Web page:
These regulations came into force on 28 September 2020 and include a legal duty to self-isolate if a person tests positive for COVID-19 or is told to by the contact tracing system to self- due to close contact with someone who has tested positive. This does not include being told by the NHS tracing smartphone app. It includes requiring parents to ensure children isolate.
There are exceptions which allow individuals to leave home for (not all included here):
- Medical assistance (including metal health)
- Veterinary assistance
- Fulfil legal obligations (including attending court or bail obligations)
- Avoid risk of harm
- Attend funeral of close family member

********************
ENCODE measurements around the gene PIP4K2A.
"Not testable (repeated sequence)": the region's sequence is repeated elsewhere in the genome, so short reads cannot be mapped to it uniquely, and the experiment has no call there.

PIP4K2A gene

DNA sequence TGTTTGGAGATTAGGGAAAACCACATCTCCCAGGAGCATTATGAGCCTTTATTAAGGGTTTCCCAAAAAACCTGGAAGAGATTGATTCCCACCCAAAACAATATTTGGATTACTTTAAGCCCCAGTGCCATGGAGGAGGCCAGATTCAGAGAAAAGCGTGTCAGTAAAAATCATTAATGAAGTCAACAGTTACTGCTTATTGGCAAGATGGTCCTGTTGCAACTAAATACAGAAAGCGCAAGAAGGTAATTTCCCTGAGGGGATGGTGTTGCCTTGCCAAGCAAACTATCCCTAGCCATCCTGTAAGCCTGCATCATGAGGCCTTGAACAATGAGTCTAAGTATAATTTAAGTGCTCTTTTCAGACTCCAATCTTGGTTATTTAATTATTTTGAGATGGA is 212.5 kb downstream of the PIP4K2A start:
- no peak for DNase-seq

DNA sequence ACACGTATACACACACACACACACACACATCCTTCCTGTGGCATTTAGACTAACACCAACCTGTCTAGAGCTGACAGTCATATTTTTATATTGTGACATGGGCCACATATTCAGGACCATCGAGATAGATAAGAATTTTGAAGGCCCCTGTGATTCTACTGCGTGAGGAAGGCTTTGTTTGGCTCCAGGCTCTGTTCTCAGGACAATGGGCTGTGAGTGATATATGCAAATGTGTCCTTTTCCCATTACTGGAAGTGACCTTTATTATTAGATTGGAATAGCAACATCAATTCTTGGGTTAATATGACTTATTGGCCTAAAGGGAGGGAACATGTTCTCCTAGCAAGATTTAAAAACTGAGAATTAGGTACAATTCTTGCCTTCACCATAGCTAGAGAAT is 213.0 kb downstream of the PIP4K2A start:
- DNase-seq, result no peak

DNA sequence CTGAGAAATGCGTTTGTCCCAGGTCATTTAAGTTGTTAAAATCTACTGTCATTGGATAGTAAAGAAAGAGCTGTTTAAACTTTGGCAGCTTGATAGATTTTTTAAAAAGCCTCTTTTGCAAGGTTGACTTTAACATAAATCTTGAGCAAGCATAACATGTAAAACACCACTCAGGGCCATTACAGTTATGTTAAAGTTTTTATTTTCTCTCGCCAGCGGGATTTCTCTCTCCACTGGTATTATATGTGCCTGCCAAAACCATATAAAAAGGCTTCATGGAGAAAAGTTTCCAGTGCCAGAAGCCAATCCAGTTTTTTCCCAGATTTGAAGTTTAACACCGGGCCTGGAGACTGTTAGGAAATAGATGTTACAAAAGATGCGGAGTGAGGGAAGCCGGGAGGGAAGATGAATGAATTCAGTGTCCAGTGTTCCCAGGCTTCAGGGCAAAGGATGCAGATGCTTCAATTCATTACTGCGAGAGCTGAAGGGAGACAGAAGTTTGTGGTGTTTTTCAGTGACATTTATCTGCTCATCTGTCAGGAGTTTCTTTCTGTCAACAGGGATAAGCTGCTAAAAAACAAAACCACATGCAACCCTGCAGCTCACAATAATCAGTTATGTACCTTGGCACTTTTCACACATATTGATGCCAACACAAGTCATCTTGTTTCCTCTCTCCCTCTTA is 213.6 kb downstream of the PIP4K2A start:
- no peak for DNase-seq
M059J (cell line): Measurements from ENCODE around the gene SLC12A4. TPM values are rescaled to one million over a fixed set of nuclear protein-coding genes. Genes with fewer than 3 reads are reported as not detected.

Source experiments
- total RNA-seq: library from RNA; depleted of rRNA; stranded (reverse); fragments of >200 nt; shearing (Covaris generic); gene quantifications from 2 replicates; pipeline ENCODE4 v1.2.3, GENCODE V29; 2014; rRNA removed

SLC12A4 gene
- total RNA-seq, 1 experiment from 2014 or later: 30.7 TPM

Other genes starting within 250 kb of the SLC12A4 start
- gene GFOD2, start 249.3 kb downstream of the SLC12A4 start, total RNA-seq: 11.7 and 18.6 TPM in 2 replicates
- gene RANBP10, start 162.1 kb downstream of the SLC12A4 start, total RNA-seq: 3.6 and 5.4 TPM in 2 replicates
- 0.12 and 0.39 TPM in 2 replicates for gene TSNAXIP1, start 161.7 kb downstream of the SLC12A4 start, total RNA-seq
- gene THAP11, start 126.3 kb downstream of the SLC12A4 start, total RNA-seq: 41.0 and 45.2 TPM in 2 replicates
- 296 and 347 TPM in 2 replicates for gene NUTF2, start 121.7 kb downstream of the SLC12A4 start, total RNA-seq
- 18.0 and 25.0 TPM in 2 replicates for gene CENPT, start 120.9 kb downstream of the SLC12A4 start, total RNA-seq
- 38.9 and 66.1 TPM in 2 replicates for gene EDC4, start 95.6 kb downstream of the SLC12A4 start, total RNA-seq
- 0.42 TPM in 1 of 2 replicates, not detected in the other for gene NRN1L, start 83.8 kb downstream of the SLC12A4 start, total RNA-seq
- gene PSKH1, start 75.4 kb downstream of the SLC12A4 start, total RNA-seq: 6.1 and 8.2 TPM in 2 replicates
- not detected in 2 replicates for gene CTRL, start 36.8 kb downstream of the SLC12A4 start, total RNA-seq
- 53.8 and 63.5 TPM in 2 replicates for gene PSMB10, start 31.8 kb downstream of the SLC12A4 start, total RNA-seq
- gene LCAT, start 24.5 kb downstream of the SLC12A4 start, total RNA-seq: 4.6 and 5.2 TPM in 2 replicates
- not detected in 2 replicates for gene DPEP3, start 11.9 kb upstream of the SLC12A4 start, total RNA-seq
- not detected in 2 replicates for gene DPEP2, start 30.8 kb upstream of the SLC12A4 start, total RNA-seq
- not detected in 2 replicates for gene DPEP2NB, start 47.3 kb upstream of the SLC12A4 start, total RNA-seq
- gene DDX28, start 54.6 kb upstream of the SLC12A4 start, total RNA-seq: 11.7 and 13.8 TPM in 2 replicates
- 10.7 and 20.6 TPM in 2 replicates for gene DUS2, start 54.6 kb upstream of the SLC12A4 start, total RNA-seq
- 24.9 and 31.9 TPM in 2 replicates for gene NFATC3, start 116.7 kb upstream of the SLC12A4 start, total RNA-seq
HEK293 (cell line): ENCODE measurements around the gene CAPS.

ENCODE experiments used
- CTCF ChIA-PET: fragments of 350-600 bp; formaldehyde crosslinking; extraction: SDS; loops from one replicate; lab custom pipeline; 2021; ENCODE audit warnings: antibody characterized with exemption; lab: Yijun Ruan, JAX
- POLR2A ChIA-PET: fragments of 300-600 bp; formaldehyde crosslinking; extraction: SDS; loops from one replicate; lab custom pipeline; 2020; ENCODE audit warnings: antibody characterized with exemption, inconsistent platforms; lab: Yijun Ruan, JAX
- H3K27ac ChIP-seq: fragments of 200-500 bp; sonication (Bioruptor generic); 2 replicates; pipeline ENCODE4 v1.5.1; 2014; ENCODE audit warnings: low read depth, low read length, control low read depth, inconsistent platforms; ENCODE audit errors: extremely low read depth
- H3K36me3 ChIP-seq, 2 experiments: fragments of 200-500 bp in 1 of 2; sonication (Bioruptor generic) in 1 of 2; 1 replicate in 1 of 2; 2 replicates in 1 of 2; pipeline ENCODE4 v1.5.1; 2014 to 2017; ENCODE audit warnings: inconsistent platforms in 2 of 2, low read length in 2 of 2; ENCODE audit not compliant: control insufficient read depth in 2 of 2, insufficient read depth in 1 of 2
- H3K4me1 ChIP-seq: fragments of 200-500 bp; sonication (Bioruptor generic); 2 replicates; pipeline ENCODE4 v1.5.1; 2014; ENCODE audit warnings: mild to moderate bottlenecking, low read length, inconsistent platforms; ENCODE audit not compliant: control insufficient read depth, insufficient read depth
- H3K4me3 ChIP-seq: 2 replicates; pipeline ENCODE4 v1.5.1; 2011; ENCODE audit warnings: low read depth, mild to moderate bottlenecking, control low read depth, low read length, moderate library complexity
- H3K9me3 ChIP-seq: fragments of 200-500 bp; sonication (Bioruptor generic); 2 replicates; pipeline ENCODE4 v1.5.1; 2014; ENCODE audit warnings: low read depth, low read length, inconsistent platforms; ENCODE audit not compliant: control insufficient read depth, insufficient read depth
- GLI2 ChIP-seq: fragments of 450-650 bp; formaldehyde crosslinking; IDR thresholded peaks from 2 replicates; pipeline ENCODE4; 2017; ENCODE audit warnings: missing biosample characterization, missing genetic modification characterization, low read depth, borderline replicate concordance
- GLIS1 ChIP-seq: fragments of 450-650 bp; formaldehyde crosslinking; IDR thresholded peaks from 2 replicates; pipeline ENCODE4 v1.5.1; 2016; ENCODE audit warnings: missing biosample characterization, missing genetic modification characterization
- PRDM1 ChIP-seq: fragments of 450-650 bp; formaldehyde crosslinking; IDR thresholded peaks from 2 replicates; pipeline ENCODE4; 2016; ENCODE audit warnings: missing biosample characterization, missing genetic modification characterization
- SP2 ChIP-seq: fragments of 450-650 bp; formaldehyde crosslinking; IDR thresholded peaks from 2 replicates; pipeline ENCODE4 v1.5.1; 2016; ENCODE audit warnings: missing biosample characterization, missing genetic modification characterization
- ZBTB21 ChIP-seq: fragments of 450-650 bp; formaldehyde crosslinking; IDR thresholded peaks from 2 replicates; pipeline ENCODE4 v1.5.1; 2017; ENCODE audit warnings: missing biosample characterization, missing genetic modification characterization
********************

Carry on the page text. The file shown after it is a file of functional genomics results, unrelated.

- Obtain basic necessities (e.g. food)
- Access critical public services (e.g. social services)
The person must self-isolate for 10 days starting from either when the symptoms started or when they had the test taken if they have had a positive test.
Latest businesses and services regulations
These regulations came into force on 24 September 2020.
A few of the most notable changes were:
- Businesses must not sell food or drink between 10pm and 5am (excluding take away or delivery)
- Businesses must take contact details for customers, can only take reservations of up to six people and must enforce social distancing – they can be fined up to £10,000 if they do not
- Staff in hospitality venues must wear masks (as must customers if not eating or drinking)
- Financial penalties for not wearing a mask or being in a group of more than six has increased to £200 (for the first offence)
- Only 15 people are allowed at weddings or civil partnerships (in groups of six)
- Funerals can have up to 30 people attend
- Adults can only play organised indoor sports in groups of six or less – children’s sport remains exempt